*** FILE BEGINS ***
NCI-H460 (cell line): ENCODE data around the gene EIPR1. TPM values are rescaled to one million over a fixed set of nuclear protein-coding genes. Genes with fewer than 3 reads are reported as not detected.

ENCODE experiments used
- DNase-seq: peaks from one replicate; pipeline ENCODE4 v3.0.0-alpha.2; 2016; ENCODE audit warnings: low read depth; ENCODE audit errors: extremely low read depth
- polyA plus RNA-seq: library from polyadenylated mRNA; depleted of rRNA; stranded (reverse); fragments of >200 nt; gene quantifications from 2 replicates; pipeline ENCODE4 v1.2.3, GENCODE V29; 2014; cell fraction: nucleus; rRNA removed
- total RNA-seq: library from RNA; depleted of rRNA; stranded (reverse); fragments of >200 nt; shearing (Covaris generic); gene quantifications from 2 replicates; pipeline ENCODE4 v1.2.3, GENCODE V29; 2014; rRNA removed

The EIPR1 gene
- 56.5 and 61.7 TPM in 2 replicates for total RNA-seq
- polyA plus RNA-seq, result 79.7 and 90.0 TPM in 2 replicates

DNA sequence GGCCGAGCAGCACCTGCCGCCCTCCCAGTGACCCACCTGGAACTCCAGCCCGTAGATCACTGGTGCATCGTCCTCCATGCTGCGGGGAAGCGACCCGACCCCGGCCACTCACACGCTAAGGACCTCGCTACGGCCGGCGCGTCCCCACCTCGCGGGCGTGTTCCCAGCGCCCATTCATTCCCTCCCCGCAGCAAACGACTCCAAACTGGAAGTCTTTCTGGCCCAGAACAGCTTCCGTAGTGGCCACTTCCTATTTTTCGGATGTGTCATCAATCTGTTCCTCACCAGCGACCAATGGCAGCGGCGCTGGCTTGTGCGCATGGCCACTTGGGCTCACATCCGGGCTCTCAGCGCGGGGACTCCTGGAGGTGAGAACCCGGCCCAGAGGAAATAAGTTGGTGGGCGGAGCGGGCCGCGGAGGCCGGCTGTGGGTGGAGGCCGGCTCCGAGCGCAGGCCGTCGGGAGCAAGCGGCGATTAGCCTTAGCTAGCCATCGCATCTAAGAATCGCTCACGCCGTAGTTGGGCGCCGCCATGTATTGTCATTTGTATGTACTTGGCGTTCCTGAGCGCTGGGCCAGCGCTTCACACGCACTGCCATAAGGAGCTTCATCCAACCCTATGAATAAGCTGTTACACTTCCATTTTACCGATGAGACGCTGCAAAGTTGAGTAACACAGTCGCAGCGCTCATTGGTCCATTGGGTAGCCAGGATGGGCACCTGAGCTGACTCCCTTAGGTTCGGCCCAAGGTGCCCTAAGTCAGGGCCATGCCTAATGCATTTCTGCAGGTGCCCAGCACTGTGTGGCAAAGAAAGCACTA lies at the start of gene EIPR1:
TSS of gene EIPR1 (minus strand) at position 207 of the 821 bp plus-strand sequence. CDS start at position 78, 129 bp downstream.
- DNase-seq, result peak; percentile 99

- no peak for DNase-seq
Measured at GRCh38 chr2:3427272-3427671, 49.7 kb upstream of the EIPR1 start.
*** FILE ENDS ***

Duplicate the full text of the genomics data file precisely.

NCI-H460 (cell line): ENCODE data around the gene EIPR1. TPM values are rescaled to one million over a fixed set of nuclear protein-coding genes. Genes with fewer than 3 reads are reported as not detected.

ENCODE experiments used
- DNase-seq: peaks from one replicate; pipeline ENCODE4 v3.0.0-alpha.2; 2016; ENCODE audit warnings: low read depth; ENCODE audit errors: extremely low read depth
- polyA plus RNA-seq: library from polyadenylated mRNA; depleted of rRNA; stranded (reverse); fragments of >200 nt; gene quantifications from 2 replicates; pipeline ENCODE4 v1.2.3, GENCODE V29; 2014; cell fraction: nucleus; rRNA removed
- total RNA-seq: library from RNA; depleted of rRNA; stranded (reverse); fragments of >200 nt; shearing (Covaris generic); gene quantifications from 2 replicates; pipeline ENCODE4 v1.2.3, GENCODE V29; 2014; rRNA removed

The EIPR1 gene
- 56.5 and 61.7 TPM in 2 replicates for total RNA-seq
- polyA plus RNA-seq, result 79.7 and 90.0 TPM in 2 replicates

DNA sequence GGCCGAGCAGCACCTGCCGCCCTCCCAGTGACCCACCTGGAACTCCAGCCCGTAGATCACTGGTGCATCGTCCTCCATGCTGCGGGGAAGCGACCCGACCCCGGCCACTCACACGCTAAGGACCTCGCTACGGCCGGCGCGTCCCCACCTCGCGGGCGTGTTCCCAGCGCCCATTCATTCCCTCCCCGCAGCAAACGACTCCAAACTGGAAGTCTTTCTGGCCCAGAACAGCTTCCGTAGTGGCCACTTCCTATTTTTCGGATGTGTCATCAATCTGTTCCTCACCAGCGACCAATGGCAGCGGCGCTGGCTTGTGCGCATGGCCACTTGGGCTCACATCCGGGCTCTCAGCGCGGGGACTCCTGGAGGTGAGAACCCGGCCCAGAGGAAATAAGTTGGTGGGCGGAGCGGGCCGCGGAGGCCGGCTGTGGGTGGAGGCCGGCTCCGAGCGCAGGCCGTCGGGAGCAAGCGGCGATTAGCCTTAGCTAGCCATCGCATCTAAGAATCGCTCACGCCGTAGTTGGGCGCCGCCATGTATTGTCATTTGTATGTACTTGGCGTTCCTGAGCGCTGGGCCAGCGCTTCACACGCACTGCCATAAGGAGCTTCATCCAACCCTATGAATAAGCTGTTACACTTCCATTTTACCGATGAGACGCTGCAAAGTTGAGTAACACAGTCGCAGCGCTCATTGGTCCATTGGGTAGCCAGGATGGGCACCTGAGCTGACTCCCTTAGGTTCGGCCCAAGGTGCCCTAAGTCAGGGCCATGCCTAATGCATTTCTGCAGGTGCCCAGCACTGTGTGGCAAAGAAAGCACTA lies at the start of gene EIPR1:
TSS of gene EIPR1 (minus strand) at position 207 of the 821 bp plus-strand sequence. CDS start at position 78, 129 bp downstream.
- DNase-seq, result peak; percentile 99

- no peak for DNase-seq
Measured at GRCh38 chr2:3427272-3427671, 49.7 kb upstream of the EIPR1 start.